I just wanted to share this story because it's part of what makes me who I am. I think the propensity to *use something* to deal with emotions was there all along, but for most of my life I was able to deal with my feelings in healthier ways. I know how to cope normally. I just have to re-learn it. No more food abuse. No more self-numbing behavior. I'm ready to feel life, pain and all.


carla said...

**hugs-- my amazingly talented writer friend**

thank you for sharing that.


Last Journey Down said...

Lyn - What a passionately honest post. By acknowledging the facts of your past is courageous, indeed, and I pray that you continue on with the momentum and plans that you write about. Thank you for this deeply insightful writing. Hugs...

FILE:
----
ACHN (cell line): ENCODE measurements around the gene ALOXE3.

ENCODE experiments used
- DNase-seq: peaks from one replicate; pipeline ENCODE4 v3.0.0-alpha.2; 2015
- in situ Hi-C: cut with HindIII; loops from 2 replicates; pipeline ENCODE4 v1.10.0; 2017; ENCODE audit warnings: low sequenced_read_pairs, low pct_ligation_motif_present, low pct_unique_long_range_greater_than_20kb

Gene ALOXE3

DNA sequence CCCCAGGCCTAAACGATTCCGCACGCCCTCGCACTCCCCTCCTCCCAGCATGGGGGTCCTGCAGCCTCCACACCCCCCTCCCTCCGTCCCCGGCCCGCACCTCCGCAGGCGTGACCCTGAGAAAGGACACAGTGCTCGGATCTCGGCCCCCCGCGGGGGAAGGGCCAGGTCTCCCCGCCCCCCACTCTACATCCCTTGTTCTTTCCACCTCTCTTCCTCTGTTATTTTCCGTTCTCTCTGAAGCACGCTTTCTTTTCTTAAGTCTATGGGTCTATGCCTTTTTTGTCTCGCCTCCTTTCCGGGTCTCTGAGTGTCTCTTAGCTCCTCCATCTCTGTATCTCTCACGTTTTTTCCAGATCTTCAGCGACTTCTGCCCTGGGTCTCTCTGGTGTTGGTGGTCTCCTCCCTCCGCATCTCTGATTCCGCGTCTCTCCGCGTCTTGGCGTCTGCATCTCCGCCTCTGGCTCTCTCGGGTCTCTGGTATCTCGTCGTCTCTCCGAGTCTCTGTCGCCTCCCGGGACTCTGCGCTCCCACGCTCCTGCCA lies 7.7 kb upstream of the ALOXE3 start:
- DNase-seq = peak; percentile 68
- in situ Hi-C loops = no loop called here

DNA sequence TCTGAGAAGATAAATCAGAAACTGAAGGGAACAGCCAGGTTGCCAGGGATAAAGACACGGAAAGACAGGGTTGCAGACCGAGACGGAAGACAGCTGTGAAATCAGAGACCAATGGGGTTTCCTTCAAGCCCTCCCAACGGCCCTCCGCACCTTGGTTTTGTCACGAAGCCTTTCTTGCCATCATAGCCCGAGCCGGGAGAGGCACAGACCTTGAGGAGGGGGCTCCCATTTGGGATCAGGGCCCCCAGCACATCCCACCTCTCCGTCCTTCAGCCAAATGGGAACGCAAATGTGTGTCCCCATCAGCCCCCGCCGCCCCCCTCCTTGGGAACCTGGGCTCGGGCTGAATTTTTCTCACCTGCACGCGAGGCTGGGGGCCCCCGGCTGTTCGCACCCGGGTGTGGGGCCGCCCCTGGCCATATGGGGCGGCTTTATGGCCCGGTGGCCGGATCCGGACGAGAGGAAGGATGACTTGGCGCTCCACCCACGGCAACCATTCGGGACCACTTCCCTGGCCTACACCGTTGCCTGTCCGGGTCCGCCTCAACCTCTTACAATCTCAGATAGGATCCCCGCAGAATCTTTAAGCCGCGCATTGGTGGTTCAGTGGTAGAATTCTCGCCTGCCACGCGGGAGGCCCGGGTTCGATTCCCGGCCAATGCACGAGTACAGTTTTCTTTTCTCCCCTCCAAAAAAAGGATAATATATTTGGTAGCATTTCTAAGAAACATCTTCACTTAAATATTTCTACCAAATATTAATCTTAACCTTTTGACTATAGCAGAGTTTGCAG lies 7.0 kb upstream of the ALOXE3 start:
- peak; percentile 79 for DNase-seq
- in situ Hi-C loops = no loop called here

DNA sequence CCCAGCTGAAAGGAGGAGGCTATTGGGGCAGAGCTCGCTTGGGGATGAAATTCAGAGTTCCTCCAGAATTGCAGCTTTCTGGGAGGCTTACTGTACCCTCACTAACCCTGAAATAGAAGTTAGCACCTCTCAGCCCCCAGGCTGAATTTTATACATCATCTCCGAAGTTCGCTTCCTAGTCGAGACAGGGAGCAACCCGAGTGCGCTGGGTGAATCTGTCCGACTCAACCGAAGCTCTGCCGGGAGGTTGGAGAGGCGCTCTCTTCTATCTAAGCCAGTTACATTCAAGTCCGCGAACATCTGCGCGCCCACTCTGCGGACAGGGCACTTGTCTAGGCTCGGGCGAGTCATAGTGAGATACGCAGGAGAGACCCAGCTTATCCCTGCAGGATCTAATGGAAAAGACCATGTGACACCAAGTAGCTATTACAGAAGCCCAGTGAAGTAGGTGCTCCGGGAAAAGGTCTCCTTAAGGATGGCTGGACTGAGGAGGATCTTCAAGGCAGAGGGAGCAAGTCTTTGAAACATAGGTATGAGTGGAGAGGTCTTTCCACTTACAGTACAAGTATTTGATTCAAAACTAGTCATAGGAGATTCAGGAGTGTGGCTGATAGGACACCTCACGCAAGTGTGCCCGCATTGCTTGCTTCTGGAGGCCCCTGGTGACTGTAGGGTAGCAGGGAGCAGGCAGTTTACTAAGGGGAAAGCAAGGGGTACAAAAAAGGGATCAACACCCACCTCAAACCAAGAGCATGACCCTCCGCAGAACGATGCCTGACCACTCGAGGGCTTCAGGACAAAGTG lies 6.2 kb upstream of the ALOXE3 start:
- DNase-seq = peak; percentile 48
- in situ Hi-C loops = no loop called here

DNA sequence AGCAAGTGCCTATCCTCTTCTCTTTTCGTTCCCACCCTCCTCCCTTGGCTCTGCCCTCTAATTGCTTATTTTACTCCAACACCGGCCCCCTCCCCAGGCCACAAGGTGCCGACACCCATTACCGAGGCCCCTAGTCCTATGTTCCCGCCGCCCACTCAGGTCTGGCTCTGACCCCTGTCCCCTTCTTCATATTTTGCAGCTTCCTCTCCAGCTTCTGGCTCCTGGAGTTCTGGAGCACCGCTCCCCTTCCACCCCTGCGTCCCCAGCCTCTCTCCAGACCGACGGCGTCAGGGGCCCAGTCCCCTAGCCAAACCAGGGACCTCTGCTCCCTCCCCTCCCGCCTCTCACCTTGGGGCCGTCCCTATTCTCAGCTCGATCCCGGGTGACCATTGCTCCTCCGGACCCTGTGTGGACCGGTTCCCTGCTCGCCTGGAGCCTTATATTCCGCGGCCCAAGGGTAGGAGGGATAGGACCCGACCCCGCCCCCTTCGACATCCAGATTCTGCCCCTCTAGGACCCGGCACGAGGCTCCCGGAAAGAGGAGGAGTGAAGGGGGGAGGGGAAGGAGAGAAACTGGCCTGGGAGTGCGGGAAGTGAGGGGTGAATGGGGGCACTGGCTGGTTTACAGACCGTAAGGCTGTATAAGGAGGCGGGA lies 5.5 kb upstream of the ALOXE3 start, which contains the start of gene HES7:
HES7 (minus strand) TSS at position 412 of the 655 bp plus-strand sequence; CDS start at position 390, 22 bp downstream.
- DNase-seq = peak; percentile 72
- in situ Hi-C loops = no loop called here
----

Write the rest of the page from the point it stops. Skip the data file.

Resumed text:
Katschi said...

Wonderful & bittersweet.

CalliNae said...

It takes strength to be that kind of honest. Thank you for sharing your struggles, and trusting yourself enough to let others know they aren't alone.

Lady In A Net said...

The ability to make connections between our lives and our relationship with food is so important to conquering our battle with obesity.

A very interesting read. Thanks for sharing.

Lady In A Net

Chub said...

Thank you for sharing this story. it tugged on my heartstrings.
**big hugs**

Vickie said...

really good posting

What you were brave enough to share here - seems to be a theme that runs through many of our families.

my kids and I talk about the fact that alcoholism runs on both sides of their family 'tree'. My son is a freshman in college - and has chosen not to drink. He has decided that in our family it is like playing with fire and just better left alone.